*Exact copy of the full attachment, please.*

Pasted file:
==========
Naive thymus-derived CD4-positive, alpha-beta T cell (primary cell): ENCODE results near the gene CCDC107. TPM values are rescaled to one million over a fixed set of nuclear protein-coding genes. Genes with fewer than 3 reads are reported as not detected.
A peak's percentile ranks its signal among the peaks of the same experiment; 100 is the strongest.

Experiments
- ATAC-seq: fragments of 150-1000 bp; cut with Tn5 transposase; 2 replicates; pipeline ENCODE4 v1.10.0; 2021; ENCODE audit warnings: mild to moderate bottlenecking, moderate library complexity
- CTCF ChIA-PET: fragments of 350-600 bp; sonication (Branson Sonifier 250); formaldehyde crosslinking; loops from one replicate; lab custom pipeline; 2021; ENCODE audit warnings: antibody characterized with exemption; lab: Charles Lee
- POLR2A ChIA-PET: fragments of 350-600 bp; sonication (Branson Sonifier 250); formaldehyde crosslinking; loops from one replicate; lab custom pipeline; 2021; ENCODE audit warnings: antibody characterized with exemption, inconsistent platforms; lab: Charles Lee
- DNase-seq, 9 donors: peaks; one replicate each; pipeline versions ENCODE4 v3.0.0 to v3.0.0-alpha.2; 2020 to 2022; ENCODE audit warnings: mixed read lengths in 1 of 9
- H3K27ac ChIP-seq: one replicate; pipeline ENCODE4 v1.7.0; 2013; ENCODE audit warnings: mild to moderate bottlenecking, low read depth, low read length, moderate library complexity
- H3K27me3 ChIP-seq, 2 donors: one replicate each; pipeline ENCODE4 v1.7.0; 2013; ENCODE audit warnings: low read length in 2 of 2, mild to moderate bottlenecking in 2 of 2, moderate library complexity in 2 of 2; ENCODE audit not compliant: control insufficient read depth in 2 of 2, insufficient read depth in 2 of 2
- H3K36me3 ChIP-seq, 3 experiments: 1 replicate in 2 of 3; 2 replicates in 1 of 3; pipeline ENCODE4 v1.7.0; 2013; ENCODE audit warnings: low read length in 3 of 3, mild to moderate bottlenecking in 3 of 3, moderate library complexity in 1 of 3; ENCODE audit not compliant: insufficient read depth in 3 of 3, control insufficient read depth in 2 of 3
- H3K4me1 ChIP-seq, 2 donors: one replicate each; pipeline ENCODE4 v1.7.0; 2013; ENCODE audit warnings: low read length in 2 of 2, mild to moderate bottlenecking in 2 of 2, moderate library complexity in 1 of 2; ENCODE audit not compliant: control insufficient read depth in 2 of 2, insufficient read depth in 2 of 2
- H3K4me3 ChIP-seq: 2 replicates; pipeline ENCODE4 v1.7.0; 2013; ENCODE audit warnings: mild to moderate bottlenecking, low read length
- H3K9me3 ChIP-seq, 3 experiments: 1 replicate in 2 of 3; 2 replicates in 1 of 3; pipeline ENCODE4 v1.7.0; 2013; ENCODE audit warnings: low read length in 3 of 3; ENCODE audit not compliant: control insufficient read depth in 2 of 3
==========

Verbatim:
Naive thymus-derived CD4-positive, alpha-beta T cell (primary cell): ENCODE results near the gene CCDC107. TPM values are rescaled to one million over a fixed set of nuclear protein-coding genes. Genes with fewer than 3 reads are reported as not detected.
A peak's percentile ranks its signal among the peaks of the same experiment; 100 is the strongest.

Experiments
- ATAC-seq: fragments of 150-1000 bp; cut with Tn5 transposase; 2 replicates; pipeline ENCODE4 v1.10.0; 2021; ENCODE audit warnings: mild to moderate bottlenecking, moderate library complexity
- CTCF ChIA-PET: fragments of 350-600 bp; sonication (Branson Sonifier 250); formaldehyde crosslinking; loops from one replicate; lab custom pipeline; 2021; ENCODE audit warnings: antibody characterized with exemption; lab: Charles Lee
- POLR2A ChIA-PET: fragments of 350-600 bp; sonication (Branson Sonifier 250); formaldehyde crosslinking; loops from one replicate; lab custom pipeline; 2021; ENCODE audit warnings: antibody characterized with exemption, inconsistent platforms; lab: Charles Lee
- DNase-seq, 9 donors: peaks; one replicate each; pipeline versions ENCODE4 v3.0.0 to v3.0.0-alpha.2; 2020 to 2022; ENCODE audit warnings: mixed read lengths in 1 of 9
- H3K27ac ChIP-seq: one replicate; pipeline ENCODE4 v1.7.0; 2013; ENCODE audit warnings: mild to moderate bottlenecking, low read depth, low read length, moderate library complexity
- H3K27me3 ChIP-seq, 2 donors: one replicate each; pipeline ENCODE4 v1.7.0; 2013; ENCODE audit warnings: low read length in 2 of 2, mild to moderate bottlenecking in 2 of 2, moderate library complexity in 2 of 2; ENCODE audit not compliant: control insufficient read depth in 2 of 2, insufficient read depth in 2 of 2
- H3K36me3 ChIP-seq, 3 experiments: 1 replicate in 2 of 3; 2 replicates in 1 of 3; pipeline ENCODE4 v1.7.0; 2013; ENCODE audit warnings: low read length in 3 of 3, mild to moderate bottlenecking in 3 of 3, moderate library complexity in 1 of 3; ENCODE audit not compliant: insufficient read depth in 3 of 3, control insufficient read depth in 2 of 3
- H3K4me1 ChIP-seq, 2 donors: one replicate each; pipeline ENCODE4 v1.7.0; 2013; ENCODE audit warnings: low read length in 2 of 2, mild to moderate bottlenecking in 2 of 2, moderate library complexity in 1 of 2; ENCODE audit not compliant: control insufficient read depth in 2 of 2, insufficient read depth in 2 of 2
- H3K4me3 ChIP-seq: 2 replicates; pipeline ENCODE4 v1.7.0; 2013; ENCODE audit warnings: mild to moderate bottlenecking, low read length
- H3K9me3 ChIP-seq, 3 experiments: 1 replicate in 2 of 3; 2 replicates in 1 of 3; pipeline ENCODE4 v1.7.0; 2013; ENCODE audit warnings: low read length in 3 of 3; ENCODE audit not compliant: control insufficient read depth in 2 of 3